Gold seekers to converge on Bellville, Butler


By LOUISE SWARTZWALDER - [email protected]



A shed along the Clear Fork River will welcome people to the gold rush days, where people will be able to pan for gold. Louise Swartzwalder photo


If you liked the lines from some old movies, like “there’s gold in them thar hills,” you’re probably going to like what will be going on this weekend outside Bellville and Butler.

A group of optimists of all ages will be converging at the 20th Annual Gold Rush Days of the Buckeye Chapter of the GPAA. (Gold Prospectors Association of America). The Gold Rush Days this year will be Saturday and Sunday.

There is a site known as the Swank Claim along the Clear Fork River where it runs between Butler and Bellville.

It is at 1199 Cutnaw Road. This is where people pan for gold, and play other types of movie-like games.

People who have participated in the Gold Rush Days say the event is one that keeps people talking.

Bellville mayor Darrell Banks said he took his grandchildren there several years ago, and they still talk about the gold they panned.

The club members were very helpful, Banks said, and enjoyed showing “us green horns” how to find gold in the Clear Fork.

The Buckeye chapter of the GPAA is a 401k, which makes it a non profit. The people who are members of the Buckeye chapter gather at the gold rush days, where activities include an adult ‘common dig’ for people 14 years old or older. There are kids’ games , speed panning competitions, and metal detecting hunts.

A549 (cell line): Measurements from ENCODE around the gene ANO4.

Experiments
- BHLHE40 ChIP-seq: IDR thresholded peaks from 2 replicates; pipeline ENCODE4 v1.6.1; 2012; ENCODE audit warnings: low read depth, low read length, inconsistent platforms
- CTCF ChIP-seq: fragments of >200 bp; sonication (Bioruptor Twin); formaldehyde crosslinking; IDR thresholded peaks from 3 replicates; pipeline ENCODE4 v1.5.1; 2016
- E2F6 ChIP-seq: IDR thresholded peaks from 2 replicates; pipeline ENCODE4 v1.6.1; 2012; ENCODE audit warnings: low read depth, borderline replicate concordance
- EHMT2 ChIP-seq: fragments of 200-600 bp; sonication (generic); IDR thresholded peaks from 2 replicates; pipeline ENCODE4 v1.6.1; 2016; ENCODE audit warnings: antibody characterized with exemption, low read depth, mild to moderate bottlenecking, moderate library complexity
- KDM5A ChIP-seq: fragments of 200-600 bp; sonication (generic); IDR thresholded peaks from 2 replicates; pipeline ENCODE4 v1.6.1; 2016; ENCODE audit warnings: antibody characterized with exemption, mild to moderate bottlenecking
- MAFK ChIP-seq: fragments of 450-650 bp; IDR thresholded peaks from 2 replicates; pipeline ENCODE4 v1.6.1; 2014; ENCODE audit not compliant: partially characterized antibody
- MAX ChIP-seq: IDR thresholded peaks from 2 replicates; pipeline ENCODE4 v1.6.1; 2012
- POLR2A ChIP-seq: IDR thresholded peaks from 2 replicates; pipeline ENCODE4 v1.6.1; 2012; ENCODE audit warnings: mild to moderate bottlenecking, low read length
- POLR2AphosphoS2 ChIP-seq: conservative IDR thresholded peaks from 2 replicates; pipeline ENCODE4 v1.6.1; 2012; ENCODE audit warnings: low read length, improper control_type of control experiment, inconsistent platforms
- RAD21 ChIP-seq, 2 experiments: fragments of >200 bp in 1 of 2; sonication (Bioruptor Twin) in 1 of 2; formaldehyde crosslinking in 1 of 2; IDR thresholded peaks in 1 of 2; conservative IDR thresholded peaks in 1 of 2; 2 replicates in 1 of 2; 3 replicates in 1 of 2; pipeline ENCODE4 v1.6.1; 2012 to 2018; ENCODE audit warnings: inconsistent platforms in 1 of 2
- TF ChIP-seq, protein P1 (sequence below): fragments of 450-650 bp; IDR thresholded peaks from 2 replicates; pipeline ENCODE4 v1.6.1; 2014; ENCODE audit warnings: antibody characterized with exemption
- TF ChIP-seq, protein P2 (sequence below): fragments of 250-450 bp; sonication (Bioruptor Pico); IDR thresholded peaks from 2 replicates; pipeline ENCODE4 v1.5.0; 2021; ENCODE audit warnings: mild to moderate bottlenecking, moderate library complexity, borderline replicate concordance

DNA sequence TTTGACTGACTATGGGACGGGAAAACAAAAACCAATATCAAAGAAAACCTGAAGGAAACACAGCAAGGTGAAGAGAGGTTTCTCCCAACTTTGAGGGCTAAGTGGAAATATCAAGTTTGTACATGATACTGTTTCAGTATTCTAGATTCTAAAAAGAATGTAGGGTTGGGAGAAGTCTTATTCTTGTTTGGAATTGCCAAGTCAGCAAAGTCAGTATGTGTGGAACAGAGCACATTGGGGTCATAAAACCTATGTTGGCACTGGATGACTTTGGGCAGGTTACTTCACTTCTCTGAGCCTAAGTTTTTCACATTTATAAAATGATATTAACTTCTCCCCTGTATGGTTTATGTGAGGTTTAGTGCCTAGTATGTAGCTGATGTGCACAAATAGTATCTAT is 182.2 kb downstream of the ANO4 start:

For the unitiated, a common dig is where people can pan for gold, like many earlier generations. People can learn how to use prospecting equipment, and figure out how to identify great holding materials. Participants will share in the traditional nugget draw.

Every paid and working participant will receive a split of the concentrates at the end of the common dig, and be eligible for prizes and the nugget draw.

For this event, adults pay $6 and kids can dig for free.

There’s a lively event called duck races. This is where people can purchase a duck for $1. Once sold, ducks are launched into the river and the first duck to reach the finish line will be the winner of the gold nugget.

There is a metal detecting hunt, set up for those who have metal detectors. There are kids’ crafts, where volunteers will help kids put together a neat project they can take home.

Then, there is a silent and live auction, where people can bid on donated items so expenses of the event can be offset.

Part of the event is a campfire chili cookoff, where participants receive firm instructions: only store purchased meat can be used. No wild game will be permitted.

And the chili must be cooked over a campfire.

There will be a rock balancing event, where entrants’ capabilities at balancing a tower of rocks will be judged.

Trophies will be awarded in youth and adult categories.

There is also a talent show, which doesn’t have anything to do with skills one possesses at panning gold.

Adults and two categories of youths can show off their talents before a panel of judges and the audience. The children’s categories are for kids four to nine years old, and 10 to 15 years old.

One winner from each category will be chosen.

Advice from the organizers: “Please keep your acts family friendly.”

A shed along the Clear Fork River will welcome people to the gold rush days, where people will be able to pan for gold. Louise Swartzwalder photo
http://galioninquirer.com/wp-content/uploads/2016/08/web1_goldstory.jpgA shed along the Clear Fork River will welcome people to the gold rush days, where people will be able to pan for gold. Louise Swartzwalder photo

By LOUISE SWARTZWALDER

[email protected]

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